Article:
Here’s how you become a master of change:
Inaction and Resistance Carries Bigger Consequences
There’s no way out and around it. Choosing inaction or resistance to change carries bigger consequences than choosing to face the change head-on in the first place. You are an ever changing person in an ever changing world and resistance just adds fear and frustration to every situation. Learn to be open to creating new and exciting adventures that change will bring.
Focus on the Desired End Result
Worrying about what might happen will not help you deal with what’s at hand. Focus on where you want to be when the change is complete. The mind has an uncanny way of being a goal-achieving machine and will create your reality based on the thoughts you are focused upon. You want to keep your desired end result in mind at all times, and only think about what you want to happen not what you don’t want to happen. What got you to where you are today isn’t what will take you where you want to be. Look at your long-range desired results and embark on a new journey to even greater outcomes.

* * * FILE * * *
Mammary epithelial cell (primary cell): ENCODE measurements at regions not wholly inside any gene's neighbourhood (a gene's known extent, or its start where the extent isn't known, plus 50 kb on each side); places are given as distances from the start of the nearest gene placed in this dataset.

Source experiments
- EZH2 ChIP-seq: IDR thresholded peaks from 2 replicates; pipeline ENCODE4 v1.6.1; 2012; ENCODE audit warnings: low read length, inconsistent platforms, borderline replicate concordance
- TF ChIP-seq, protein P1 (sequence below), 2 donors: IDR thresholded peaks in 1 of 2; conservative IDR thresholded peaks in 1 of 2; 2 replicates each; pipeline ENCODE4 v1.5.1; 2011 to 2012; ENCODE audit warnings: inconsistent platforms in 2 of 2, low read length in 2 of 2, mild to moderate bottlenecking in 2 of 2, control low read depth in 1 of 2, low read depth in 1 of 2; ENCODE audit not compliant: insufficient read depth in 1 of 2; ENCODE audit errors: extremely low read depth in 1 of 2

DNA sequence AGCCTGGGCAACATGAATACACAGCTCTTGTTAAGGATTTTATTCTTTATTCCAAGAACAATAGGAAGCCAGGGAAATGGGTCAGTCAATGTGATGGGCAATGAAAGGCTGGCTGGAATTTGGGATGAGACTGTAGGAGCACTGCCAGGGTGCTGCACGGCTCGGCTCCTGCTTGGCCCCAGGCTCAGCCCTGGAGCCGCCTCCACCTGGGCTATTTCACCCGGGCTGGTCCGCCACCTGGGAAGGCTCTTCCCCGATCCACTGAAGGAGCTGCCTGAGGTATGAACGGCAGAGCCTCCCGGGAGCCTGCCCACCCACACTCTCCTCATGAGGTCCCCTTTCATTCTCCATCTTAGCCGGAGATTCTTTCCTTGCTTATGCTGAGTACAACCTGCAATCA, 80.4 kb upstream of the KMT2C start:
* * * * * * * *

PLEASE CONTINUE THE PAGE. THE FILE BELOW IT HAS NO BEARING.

Rationalize Your Fear
Fear is a natural response, but try to identify what it is you are afraid of. Fear is usually the result of our mind creating hypothetical dramas that have no base in reality. If you find yourself fearful of the outcome of an impending change, ask yourself what you’re afraid of. There is a solution to everything and when you rationalize your fear, you can see that you are going to be just fine. You can just suck it up, and as Nike says, “Just Do It.” Do what you are afraid of doing and reap the benefits. You will quickly discover that the experience of change wasn’t worth all that anxiety over the unknown. Each time you rationalize the fear, you will have greater courage to “Just Do It” in the future.
Break it into Manageable Pieces
For major changes, break it down into smaller manageable pieces. It’s much easier to identify a solution when you can apply a strategy to deal with each step. When you know what you’re going to do each step of the way, you can get to the end result with confidence and a rational strategy.
Last but not least, celebrate your victories. Each time you felt the fear and did it anyway, you were victorious and reaped the benefits of showing that you are a champion! Little by little you’ll learn to trust your abilities more and to handle anything that comes your way. When you rationalize the fear and create successful strategies, you come out a winner on the other side. Look at change as a fun and exciting adventure. Reap the many rewards!
You can resist change, but only temporarily. When you resist the natural flow of the world, which is based on change, your life becomes a series of challenges that are amplified by your resistance. Resist them and you become a victim – embrace them and you become a true master of change.
I have lived a long life and had many troubles, most of which never happened.
–Mark Twain, Celebrated American author